Tajikistan, Dushanbe, The People, Regency Hyatt

    Tajikistan is a splendid country! I love it, and I love the people who I met there. They are friendly, they meet you with open minds and keep you close to their hearts.
    They greet each other not only with a handshake, but also by putting their right hand to their heart – a symbol easy to understand.
    I really liked them, and I was impressed with the meetings of many of the IT-leaders of the country.
    I met with the CTO of one of their mobile companies, Babilon-M (recommended – my blackberry worked without any problems using their services!), Bakhtiyor Maminov. His inspired vision about the present and future of his country’s telecommunication services is inspiring. Some of the things he talked about could make him a leader in the region. Their plans for cooperation with neighboring China are also amazing.
    The country code top-level domain administrators are also great – Timur Hasanov and Khalil Rachmanov know what they are doing, and they are taking it seriously. The picture will not be complete, if I don’t mention the friends from the Global Internet Policy Initiative, who are struggling to make their country leader in the field of the Internet. It is really inspiring to see young people devoted to change a whole country towards better.

Some practical advices from me about the country in general:

If you ever travel to Dushanbe, I can highly recommend the brand new (just opened) hotel Regency Hyatt. (the picture below shows the entrance of the hotel with a view towards the restaurant)

It is located about 2 minutes by car from the Office of the President, so in the downtown area.
The staff is among the most friendly I’ve met while traveling on all continents. I’d compare it to the Kuala Lumpur’s Shangri-La hotel. But the Tajikistan hospitality is different than any other country. As the Russians say, “Vostok – delo tonkoe” (East is a special case), one needs to know that people are so friendly that they would want to shake hands and congratulate you every time they see you. Even if these are traffic police officers on the streets of Dushanbe.
The restaurant, Focaccia Grill, is staffed with foreigners (chefs, waiters), who were training their Tajik colleagues. Food was very good, and they were also creative – e.g. when I ordered the Nicoise salad without the green beans, they put some extra olives and peppers, which was quite nice.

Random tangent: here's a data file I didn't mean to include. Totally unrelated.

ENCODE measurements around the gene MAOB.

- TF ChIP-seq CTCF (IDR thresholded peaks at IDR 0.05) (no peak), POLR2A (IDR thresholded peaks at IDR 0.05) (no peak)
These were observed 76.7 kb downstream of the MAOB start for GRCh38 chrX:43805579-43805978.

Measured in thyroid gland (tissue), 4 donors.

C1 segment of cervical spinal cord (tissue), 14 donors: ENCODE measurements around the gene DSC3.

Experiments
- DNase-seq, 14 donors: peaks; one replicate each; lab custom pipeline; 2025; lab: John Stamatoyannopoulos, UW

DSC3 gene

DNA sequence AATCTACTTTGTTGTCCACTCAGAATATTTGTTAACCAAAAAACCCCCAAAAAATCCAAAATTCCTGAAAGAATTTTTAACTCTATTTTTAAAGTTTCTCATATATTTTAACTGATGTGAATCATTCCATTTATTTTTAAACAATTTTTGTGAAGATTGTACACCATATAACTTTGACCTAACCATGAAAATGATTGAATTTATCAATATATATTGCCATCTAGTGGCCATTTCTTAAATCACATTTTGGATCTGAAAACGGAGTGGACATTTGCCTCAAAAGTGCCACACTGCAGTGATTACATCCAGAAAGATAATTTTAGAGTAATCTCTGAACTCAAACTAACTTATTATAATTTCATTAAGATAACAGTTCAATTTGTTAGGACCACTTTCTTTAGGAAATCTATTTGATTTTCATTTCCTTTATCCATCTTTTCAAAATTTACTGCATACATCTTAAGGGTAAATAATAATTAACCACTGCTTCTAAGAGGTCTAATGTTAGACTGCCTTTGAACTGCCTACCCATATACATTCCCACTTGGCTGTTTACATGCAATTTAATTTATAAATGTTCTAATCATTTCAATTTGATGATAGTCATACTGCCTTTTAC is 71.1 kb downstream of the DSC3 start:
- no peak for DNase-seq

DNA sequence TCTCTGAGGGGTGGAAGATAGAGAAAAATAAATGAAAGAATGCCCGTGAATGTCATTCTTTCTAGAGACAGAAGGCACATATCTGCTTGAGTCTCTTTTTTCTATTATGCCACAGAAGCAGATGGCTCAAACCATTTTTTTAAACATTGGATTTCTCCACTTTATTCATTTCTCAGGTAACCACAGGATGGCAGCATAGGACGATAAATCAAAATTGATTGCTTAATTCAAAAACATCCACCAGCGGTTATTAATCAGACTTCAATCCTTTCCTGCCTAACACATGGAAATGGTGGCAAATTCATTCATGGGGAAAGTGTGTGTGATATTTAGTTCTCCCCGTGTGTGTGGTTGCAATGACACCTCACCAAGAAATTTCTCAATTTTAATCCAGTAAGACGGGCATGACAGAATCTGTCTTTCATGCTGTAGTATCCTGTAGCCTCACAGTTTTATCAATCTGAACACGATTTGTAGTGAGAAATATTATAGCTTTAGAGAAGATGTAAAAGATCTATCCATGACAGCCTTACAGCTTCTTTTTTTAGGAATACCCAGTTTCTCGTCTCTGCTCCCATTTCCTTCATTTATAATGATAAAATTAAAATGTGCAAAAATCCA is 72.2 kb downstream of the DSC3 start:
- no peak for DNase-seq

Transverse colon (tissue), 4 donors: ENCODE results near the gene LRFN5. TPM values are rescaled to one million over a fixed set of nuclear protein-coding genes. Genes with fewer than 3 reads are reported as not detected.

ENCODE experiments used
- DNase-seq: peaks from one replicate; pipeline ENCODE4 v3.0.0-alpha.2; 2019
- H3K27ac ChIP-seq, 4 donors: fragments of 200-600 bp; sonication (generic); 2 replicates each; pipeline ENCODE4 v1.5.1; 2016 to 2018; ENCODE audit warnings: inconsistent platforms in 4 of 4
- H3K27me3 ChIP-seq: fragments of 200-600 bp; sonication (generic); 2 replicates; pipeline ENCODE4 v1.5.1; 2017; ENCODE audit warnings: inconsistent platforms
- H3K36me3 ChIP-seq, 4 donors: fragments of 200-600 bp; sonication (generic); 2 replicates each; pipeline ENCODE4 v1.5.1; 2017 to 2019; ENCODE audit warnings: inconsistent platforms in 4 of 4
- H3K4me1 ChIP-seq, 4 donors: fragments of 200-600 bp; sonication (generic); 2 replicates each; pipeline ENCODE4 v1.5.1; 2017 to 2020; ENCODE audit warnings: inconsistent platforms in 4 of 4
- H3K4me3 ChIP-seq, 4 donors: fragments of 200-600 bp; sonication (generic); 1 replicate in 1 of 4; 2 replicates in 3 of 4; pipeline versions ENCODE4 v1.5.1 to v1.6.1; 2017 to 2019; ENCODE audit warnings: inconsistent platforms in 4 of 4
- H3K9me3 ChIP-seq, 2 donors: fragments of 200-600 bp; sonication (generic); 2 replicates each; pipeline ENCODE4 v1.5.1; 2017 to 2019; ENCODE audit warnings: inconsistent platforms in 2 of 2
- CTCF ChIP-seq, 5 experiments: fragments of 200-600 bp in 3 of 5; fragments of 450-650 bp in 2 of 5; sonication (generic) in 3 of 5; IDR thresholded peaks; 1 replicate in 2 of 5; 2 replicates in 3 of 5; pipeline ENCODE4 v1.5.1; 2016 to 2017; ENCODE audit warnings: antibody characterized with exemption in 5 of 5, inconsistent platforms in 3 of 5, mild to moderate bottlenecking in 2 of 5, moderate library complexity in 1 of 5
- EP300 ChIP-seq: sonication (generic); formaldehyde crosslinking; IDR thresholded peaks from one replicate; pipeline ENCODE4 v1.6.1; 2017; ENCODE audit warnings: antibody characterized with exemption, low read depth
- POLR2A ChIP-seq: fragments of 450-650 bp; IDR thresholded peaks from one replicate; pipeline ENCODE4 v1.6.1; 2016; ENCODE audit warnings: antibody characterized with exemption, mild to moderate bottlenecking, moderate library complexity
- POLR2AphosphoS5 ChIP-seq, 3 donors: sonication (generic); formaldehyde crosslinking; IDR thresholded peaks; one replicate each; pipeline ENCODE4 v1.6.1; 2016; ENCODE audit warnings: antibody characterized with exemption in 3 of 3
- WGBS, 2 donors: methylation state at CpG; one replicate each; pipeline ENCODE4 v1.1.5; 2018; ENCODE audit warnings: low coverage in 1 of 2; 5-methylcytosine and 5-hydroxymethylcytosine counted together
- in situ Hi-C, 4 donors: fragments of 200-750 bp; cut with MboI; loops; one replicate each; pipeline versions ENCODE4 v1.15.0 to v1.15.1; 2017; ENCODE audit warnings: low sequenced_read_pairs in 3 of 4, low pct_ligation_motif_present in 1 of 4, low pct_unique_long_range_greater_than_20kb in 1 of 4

The rooms are extremely good. Designed by someone with lots of vision, they provide the necessary conditions to make your stay a remarkable one. A flat-screen LCD TV, computer connection (LAN; they will give you a cable, if you don’t have one. If you have, though, don’t try to connect it on the desk – this switch there doesn’t work; the real connection is under the desk).
Amazingly well built bathroom – with a ceiling shower, a hand shower, and a separate bath.
There’s the usual mini-bar, of course, plus three telephone sets – one on the desk, one by the bed, and one in the toilet.
A/C works really well, and the noise it makes helps your sleep.
The view from the hotel is fantastic – one can see the little lake in front of it, or the city and the mountains in the vicinity.
There’s a good fitness center, and soon their spa and swimming pool will be operational.

Typical tip at the hotel will be 10 of the local money (approx. $ 2.5). A limousine from the hotel to the airport is $ 25. They don’t accept USD or Euro, so bring an ATM card, or pay with credit card. The hotel does not accept American Express, but works fine with Visa and Master Card.

Funny episode – on the way out you have to go first through check-in, then through passport control, then through manual search of the luggage (not random, as in other countries; everyone goes). I was asked if I carry local currency, or USD, or drugs. The customs officer explained that many people try to smuggle drugs from near Afghanistan. Don’t know if he was joking or not. Then he asked me why do I need to take the local 50 with me, and not leave it with him. Again – didn’t know if it was a joke, or he was serious, or he wanted to provoke. I mean – I am sure he was seriously asking me to leave the money with him. But if you are a foreigner, not speaking Tajik or Russian, don’t try anything, and better – don’t keep the local currency with you all the way to the airport. There’s only a small kiosk inside, where they sell drinks and some snacks.

Another funny episode: the Coke sold in Tajikistan is imported from… Afghanistan! Yes, it is made in Kabul! Now, I wonder if the customs officer meant that there is a lot of Coke imported from Afghanistan, or a lot of coca smuggled from there 😉

Many pictures from Tajikistan – here.

I love this country!

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